• (7) My 2nd great grandfather, Frank Sebok (1875-1951), had a glass eye. He lost an eye from when a cork exploded out of a bottle while he was attending to bottles of moonshine in his basement on a hot day.
  • (8) During the Great Depression, my 2nd great grandfather, George Kernan (1884-1960), and my great grandfather, Delmar Kernan (1908-1979), were employed as movers. Delmar earned 15 cents a day. My great grandmother Irene (Balla) Sebok (1913-2006), picked cotton in Texas cotton fields for 10 cents a pound.
  • (9) My 4th great grandfather, Felix Kiernan (ca. 1796-1883) sued the city he was living in after falling into an open whole in a city street.
  • (10) Oral history claims that I have Cherokee roots on both my Father’s side and my Mother’s side.
  • (11) I share common ancestors with a few famous people, such as Lucille Ball, Laura Ingalls Wilder, Susan B. Anthony, Presidents George H. W. Bush and George W. Bush, and Norman Rockwell.

4.  Make up 11 questions to be answered by the 11 blogs who I choose to award the Liebster to:

Here are the questions I came up with for the blogs I nominated:

  • (1) How long have you been researching your family history?
  • (2) What made you begin researching your family history?
  • (3) Was there an ancestor or relative in your family that was also interested in family history or preserved important documents and records?
  • (4) Have you uncovered any connections to famous people?
  • (5) What is the furthest generation back that you have a photograph for that ancestor–i.e., 1st, 2nd, 3rd great grandparent, etc.
  • (6) Do you have any family recipes that have been handed down through the generations?
  • (7) What was the country of origins for your grandparents?
  • (8) Name a fun fact from your paternal grandfather’s ancestry?
  • (9) Name a fun fact from your paternal grandmother’s ancestry?
  • (10) Name a fun fact from your maternal grandfather’s ancestry?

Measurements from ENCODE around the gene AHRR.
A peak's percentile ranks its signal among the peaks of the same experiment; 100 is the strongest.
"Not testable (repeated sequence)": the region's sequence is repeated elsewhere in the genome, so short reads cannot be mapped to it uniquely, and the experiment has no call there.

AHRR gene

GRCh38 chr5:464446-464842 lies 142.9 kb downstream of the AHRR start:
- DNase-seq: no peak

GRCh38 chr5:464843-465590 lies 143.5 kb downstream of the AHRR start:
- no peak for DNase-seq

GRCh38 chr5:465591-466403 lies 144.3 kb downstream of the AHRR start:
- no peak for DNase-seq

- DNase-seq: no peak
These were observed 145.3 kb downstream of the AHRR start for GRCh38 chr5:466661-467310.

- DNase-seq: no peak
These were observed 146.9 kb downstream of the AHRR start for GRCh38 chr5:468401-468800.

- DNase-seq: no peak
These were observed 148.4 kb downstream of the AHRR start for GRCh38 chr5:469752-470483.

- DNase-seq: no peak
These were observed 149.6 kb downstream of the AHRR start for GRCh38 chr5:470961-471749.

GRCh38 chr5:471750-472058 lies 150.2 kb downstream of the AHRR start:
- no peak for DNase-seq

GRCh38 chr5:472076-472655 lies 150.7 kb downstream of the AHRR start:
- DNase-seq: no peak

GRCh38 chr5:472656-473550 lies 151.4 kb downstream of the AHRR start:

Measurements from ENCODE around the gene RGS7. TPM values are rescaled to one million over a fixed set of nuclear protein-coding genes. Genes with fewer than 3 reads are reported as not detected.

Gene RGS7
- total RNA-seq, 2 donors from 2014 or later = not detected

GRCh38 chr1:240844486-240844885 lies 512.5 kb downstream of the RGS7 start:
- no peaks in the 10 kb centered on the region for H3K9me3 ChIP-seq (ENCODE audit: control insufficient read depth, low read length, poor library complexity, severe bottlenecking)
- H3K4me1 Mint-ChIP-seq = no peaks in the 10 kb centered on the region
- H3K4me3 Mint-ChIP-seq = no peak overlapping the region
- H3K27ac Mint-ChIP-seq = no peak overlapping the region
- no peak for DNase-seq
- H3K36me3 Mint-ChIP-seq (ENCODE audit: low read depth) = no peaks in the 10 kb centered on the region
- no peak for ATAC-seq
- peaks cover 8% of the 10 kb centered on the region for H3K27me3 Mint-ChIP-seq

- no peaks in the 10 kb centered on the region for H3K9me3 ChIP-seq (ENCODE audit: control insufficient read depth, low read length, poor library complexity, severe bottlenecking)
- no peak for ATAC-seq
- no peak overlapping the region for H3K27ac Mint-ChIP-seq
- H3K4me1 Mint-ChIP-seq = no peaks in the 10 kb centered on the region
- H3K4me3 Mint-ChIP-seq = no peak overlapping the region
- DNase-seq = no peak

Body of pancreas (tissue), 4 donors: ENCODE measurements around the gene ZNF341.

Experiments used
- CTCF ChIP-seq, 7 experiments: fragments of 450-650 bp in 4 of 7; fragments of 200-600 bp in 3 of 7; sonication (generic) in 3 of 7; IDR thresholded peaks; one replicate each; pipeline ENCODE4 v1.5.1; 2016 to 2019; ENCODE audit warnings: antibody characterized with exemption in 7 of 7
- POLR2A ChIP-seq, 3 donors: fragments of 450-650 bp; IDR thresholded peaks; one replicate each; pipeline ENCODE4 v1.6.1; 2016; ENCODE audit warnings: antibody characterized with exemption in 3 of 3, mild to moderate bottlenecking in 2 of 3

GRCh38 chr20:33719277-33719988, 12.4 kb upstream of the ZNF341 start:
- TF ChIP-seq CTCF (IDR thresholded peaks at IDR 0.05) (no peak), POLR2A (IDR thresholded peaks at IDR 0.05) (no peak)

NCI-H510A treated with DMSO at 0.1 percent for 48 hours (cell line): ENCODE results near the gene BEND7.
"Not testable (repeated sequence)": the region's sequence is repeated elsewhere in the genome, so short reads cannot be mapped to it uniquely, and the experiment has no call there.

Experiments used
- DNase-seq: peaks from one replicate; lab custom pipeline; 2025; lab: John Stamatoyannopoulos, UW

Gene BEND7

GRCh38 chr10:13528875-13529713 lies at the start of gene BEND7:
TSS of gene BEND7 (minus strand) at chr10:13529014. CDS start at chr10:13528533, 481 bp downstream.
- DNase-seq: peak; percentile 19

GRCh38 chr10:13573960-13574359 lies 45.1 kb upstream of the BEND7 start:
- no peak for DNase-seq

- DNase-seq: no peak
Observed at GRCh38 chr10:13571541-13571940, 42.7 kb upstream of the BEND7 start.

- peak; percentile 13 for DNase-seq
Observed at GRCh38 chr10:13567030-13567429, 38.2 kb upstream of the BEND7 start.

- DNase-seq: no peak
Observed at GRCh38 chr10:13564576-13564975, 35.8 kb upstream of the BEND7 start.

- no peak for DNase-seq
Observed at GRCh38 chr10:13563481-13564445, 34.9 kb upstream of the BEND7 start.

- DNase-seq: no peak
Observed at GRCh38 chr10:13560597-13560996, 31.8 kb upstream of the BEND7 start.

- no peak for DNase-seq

• (11) Name a fun fact from your maternal grandmother’s ancestry?

5.  Nominate 11 bloggers who I personally enjoy, AND whose subscriber count does not exceed 200 and link to the 11 I choose, and then be sure to tell them why my website is pinging at them.

These are the eleven bloggers I nominate for the Liebster Blog Award. Each are wonderful and worthwhile genealogy related blogs for you to enjoy as much as I do. (I have no idea how to check how many people follow a blog, so I nominated some of the genealogy related blogs that I really enjoy reading.)

Thank you again Currentdescendent for the nomination. I truly appreciate it.

PS: If anyone knows the significance of 11 in connection to this blog award or the word Liebster, could you please let me know–I am curious.

2012 in review

The WordPress.com stats helper monkeys prepared a 2012 annual report for this blog.

Here’s an excerpt:

600 people reached the top of Mt. Everest in 2012. This blog got about 3,200 views in 2012. If every person who reached the top of Mt. Everest viewed this blog, it would have taken 5 years to get that many views.

Click here to see the complete report.

Some Updates

I have been updating some of the content sections of my blog, which include:

  • Adding a “Link” tab, under which I have put together lists of genealogy websites, country specific genealogy websites, surname specific genealogy websites, genealogy blogs, and other blogs.
  • Under the “Kernan,” “Lapham,” “Hamilton,” and “Sebok” tabs, I have add a page for the known generations for each of these branches, as well as a page listing the related branches for each. These will have links leading to pages presenting my research on each of these generations and branches.

I still have a lot I want to add, and hope to do so soon. 🙂

Keep Calm and…

One of the more interesting and nostalgic memes to surface on the internet in recent years is the “Keep Calm” poster. This meme is modeled on the World War II era poster “Keep Calm and Carry On,” that was developed by the British Government to raise the morale of the public during the war.

I particularly love this meme because it is so nostalgic and it is fun to see how people use it, which has covered a variety of subjects including politics, pop culture, inspirational, and particularly humor. Several generator sites now exist to allow people to create their own “Keep Calm” posters, some of which allow you to have them made into real posters or put on mugs, t-shirts, bags, etc. Perhaps the nicest one I have seen is “The Keep Calm-O-Matic.” I created the one included here using this site.